Whether you’ve been reluctant to get out of bed and join your friends on the group ride or you’ve lost the wheel of the rider in front on the tough local climb, we’ve all pulled out at least one of these popular cycling excuses.
Novice or veteran, there are not many excuses that we haven’t heard before. If you do come across an obscure one, however, be sure to stash it away in your jersey pocket just in case you ever need to dish it out during your next ride…
The go-to excuse for fair-weather cyclists, this is one that gets batted around the group chat every weekend morning, you and your riding mates just waiting for someone to call the whole thing off. We’re all human; once one of us pulls out we all start to fall like dominoes.
This is one of the few excuses that’s occasionally warranted, but even in the UK, it’s rare that the weather is so bad that we really cannot ride outside. If you’re ever in doubt of the weather and questioning whether the ride should go ahead, just channel this quote from Billy Connolly:
“There’s no such thing as bad weather, only the wrong clothes, so get yourself a sexy raincoat and live a little.”
Time to don those jackets, gloves and bib tights, and get riding!
This is a niche one and tough to pull off if you can’t remember your made-up maintenance issue. If you are going to try it on, be sure to revise all of your bike’s possible ailments, from a snapped spoke to a rusted groupset.
Whatever you do, however, do not tell the group that it’s down at the mechanics for a puncture. They’ll either see straight through your bare-faced lie or you’ll be laughed straight out of the group for not being able to fix a simple puncture – both equally as embarrassing.
If there’s one excuse that’s almost bulletproof, then it’s this one – no-one can argue with a medical problem.
It’s so versatile that it can be dished out whenever you feel the need: before a ride as one big get-out clause or during the ride as you approach the toughest climb. Just be careful not to overdo it; your friends aren’t going to be too sympathetic when they start questioning how exactly you did it, only to find out that you knocked it while partying the night before.
You’ve just woken up from a pretty heavy night out at the local boozer, feeling a little sluggish and not quite up for the route ahead. Your mates don’t need to know this however, so just tell them you’ve had a week full of hard riding and this is your planned rest day.
It only takes one of them to open Strava though and your story starts to unravel. One look on Instagram and it’s gone, the cover blown as your high-school friends post an embarrassing photo of you from the night before standing on a bar, topless, with a pint in hand.
It’s easy to overdo it at the café stop, weighing yourself down with stodgy cakes and sugary treats – admit it, we’ve all done it. What’s not so easy however is climbing the hills afterwards, your body ruing every last morsel of cake and pastry that you crammed in at the café.
If you’re struggling to keep up with the rest of the group, you’ll want to start feigning digestive distress early – perhaps even before you’ve left the café. By the time you reach the climb, your friends might be so sympathetic that they even start to give you a push.
You’ve reached the top of a climb, exhausted and completely out of breath, only to find that your entire group is already there, tapping their wrists and asking where you’ve been.
You could be honest and admit to poor form, but then again, you’re a cyclist and there’s no such thing as poor form, just troublesome equipment. Instead, why not pull this photo excuse out of the bag; it’s certainly believable, as long as you haven’t just climbed a featureless A road.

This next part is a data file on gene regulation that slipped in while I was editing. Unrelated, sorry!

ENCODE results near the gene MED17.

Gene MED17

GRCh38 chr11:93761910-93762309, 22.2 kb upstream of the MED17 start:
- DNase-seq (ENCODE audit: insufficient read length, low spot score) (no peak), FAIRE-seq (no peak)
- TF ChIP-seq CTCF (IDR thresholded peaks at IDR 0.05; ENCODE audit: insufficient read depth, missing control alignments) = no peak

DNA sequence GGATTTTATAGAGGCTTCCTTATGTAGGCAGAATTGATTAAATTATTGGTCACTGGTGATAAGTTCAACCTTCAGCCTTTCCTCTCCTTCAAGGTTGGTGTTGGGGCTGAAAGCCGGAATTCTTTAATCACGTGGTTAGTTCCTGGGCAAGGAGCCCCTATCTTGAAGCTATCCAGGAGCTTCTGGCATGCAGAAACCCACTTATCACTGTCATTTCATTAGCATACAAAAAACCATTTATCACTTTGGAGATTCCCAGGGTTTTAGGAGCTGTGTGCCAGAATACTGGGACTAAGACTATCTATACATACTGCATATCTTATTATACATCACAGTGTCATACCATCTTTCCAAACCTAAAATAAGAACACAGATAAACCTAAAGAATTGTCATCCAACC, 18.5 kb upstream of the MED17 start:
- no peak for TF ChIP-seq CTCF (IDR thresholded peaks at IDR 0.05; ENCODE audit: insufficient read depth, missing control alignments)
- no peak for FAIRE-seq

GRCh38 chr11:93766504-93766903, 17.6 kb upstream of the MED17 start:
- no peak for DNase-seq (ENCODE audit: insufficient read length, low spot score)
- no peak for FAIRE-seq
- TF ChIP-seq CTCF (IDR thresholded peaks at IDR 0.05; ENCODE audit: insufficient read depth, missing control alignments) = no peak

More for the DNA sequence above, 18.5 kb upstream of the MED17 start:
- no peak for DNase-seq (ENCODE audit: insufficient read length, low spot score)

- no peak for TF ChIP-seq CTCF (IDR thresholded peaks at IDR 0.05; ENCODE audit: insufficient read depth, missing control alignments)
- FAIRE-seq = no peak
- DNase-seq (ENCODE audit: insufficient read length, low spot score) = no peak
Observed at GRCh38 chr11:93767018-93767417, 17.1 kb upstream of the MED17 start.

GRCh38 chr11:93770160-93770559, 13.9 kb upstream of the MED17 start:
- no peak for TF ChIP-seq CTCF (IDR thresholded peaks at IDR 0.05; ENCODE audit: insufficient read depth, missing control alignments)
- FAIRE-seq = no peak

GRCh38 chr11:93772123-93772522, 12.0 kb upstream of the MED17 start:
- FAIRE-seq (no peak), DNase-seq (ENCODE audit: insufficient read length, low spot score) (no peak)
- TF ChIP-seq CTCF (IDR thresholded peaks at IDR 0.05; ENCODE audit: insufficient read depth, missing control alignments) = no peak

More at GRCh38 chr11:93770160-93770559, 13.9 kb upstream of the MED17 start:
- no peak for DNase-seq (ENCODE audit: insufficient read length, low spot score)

This is one excuse we’ve all used at one point or another, biding our time on the morning of the group ride before another member messages us directly:
“Are you coming along today? We haven’t seen you post anything in the group chat.”
“Oh sorry, I didn’t see the message, I’ve just booked in at Pampered Pooches and my appointment is in an hour…”
‘Ah well, there’s always next week’ you tell yourself as you put your feet up, dive into a bag of crisps and throw on a re-run of the 2009 Tour of Flanders, wondering all the while what it would be like if you actually had a dog.
There are two reasons why a lot of riders are choosing to go electronic over mechanical these days. The obvious is smoother shifting, but can you guess the second?
Yes, with electronic shifting you’ve got yet another failsafe to fall back on just in case you’ve run out of other excuses. It’s an expensive choice, but one that not many can argue with.
If you’re ever struggling up a climb or can’t quite hold onto the wheel in front, just stop, take a breather, munch a chocolate bar and slow your heart rate right down. Then cruise to the top of the climb, fresh-faced and whistling; your friends will soon look at you all puzzled and ask where you’ve been.
Simply reply with an, “Oh, I turned left at the junction and did the climb over there first before realising you all headed up here, my bad – race you to the next one?”
They’ll quickly turn down your challenge, fearing that you’re some sort of future Grand Tour contender.
If you’re all out of excuses and you know you’re running late to the meeting point, this is the perfect one to pull out of your locker. It’s impossible for you to be late if you’re already at a meeting point, right? Granted, it might not be the right one but it’s a meeting point none the less.
Just phone your ever-reliable and on-time friend and ask, “Where are you guys? I’ve been at the meeting point for the past half hour!” They’ll tell you where the actual meeting point is as you step out of your front door, the group none the wiser to the fact that your meeting point was in fact your front porch.